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In last week’s story, I proposed the idea that the use of technology in the classroom may not be the best solution to promoting innovation in a 21st century learning environment. I shared how some schools believe it detracts from learning and can even inhibit the development of creativity and problem solving skills. But there is another school of thought that firmly backs the idea that tech in the classroom can enhance and support learning if used in a thoughtful and pragmatic manner.

Effectively incorporating technology into a learning environment is not an easy task. Some of the keys to successful integration include having a proper plan for implementation and providing adequate support to teachers. The Alt School is a network of schools and curriculum that does just that by “helping educators create personalized, foundational knowledge and project-based learning experiences focused on developing the whole child.” They have created new ways of learning to engage children, increase collaboration, and facilitate self-paced learning, which is often difficult for a single classroom teacher to achieve on his or her own. They see technology as a flexible tool that allows teachers to vary activities based on interest and that enables them to adapt to each child’s learning style. The Alt School’s methods view technology as just one piece of the puzzle in ensuring that each child has a meaningful and engaging learning experience.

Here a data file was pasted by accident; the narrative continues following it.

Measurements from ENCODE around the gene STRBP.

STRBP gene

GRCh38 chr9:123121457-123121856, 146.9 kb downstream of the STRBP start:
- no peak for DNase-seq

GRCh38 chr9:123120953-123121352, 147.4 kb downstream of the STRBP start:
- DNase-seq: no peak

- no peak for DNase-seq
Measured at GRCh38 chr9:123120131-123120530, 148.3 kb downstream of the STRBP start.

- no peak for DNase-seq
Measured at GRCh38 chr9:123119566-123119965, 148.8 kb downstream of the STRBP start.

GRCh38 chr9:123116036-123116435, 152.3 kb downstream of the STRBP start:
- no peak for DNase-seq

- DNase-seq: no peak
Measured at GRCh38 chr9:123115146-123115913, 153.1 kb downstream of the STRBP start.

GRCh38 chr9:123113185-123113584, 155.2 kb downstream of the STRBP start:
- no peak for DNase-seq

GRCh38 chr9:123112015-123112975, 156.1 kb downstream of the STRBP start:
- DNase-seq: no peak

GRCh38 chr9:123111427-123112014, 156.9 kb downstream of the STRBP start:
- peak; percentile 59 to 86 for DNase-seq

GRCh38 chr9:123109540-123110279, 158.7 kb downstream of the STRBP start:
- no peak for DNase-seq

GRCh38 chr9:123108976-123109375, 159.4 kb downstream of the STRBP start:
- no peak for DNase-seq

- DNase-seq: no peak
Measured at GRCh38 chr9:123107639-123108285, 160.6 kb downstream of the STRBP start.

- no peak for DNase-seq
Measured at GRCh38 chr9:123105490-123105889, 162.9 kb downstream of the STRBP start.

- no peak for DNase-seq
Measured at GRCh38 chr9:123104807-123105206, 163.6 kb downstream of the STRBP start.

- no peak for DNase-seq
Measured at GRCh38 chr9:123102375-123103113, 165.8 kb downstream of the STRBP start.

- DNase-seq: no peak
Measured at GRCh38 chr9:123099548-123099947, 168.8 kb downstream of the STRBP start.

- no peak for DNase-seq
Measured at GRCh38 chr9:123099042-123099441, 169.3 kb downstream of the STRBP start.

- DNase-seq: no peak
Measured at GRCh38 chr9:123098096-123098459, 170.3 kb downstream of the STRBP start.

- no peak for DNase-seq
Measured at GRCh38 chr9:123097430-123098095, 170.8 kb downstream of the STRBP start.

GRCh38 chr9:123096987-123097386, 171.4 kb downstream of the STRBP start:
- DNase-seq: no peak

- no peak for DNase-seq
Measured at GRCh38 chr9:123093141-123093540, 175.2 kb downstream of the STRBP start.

David Thornburg, the noted educational futurist, also supports the idea that educators should learn to use technology as a tool to further student learning that will help every learner thrive. His educational philosophy is based on the idea that students learn best when they are constructors of their own knowledge. In contrast to those who believe that technology detracts from creative thinking and cultivating problem solving skills, Thornburg believes that technology can aid in “empowering students to learn what they need to learn in order to solve the problems they think need to be solved.” He and his cohort recognize that technology does not exist simply to replicate old ideas in a better or faster way, such as conducting research online instead of using a physical library, yet it exists to enable children to think differently and view the same subject matter in new ways. Most importantly, it can “create an environment where students are freed to explore domains of understanding and knowledge through direct experiences.”

Just as students learn in many different ways, it is evident that there are varied avenues to achieve a learning environment that puts the child at its center. We must directly involve and invest children in the acquisition of their own knowledge in order to instill in them a lifelong love of learning.